Personally, when it comes to making a hotel booking, I prefer U.S. based Orbitz or its sister site Cheaptickets, where rates often are better than on its European brand Ebookers. Currently, Cheaptickets has quite a rare promotion by offering $75 in hotel booking credits for each flight you book through its mobile app. I have not made use of that offer yet but it seems pretty intriguing if you anyway have a hotel/flight booking coming up.
One caveat: Orbitz, Cheaptickets and most U.S. based sites always charge your card at the time of booking, even if your rate includes free cancellation (which in that case would mean that you get a refund). If you do not like that, or if for a certain destination U.S. sites lack a selection of good accommodations, European competitor Booking.com might be the best alternative. Booking.com also has a bigger variety of accommodation types, including hostels, bed & breakfasts and apartments. Obviously, when talking about apartments, one should not forget to mention Airbnb.
8. Cancel and rebook
If you made a hotel room reservation with free cancellation, just have a look at the rate a couple of weeks later (or a couple of weeks/days before your stay). Rates are very fluctuating and sometimes get cheaper over time, depending on the occupancy. It can totally be worth it to cancel a booking for free and book again, if rates have dropped. Just make sure you really can cancel for free and that the desired room is still available.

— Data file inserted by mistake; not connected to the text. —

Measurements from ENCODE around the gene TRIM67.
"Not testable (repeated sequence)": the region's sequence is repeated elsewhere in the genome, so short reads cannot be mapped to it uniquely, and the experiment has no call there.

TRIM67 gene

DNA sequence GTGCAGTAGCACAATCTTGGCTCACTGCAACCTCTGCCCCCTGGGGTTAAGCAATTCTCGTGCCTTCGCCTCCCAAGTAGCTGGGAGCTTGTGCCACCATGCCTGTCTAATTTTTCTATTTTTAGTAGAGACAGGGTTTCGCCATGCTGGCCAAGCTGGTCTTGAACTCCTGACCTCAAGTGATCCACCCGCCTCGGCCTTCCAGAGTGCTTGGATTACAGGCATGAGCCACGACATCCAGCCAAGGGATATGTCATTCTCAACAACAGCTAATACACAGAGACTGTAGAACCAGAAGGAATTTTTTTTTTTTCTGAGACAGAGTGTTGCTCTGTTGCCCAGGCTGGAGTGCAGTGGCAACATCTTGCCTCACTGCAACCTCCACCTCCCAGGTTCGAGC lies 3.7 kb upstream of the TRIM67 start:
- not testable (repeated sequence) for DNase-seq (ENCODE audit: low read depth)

9. Final thoughts
It’s really up to each to decide how advanced strategies one wants to use. Generally I think flight and hotel booking is a typical case for the 80:20 principle: With 20 percent of a time investment you can leverage 80 percent of the possible savings. Some people (like me) might enjoy researching for future trips so much that they decide to invest an extraordinary amount of time to make the perfect booking (an especially cheap one or one that gets you a slightly better flight routing or hotel class for the same amount of money). But this approach is not for everybody.
10. Further reading
In case you want to get really serious about travel hacking, here are a couple of blogs you could follow: The Points Guy, Nomadic Matt, Loyalty Lobby, Hack My Trip, Frugal Travel Guy. They are quite U.S. centric and write a lot about the credit card-based “miles game”, so it won’t be completely relevant to people from outside the U.S. Still, these sites keep an eye on the industry and regularly notify about the latest news, approaches, offers and deals.
In case you have any questions, comments or additional recommendations, please leave a comment.
And a final Disclaimer: Whatever you do after reading this post, there are no guarantees that these strategies, tips and resources lead to the best result in your specific case.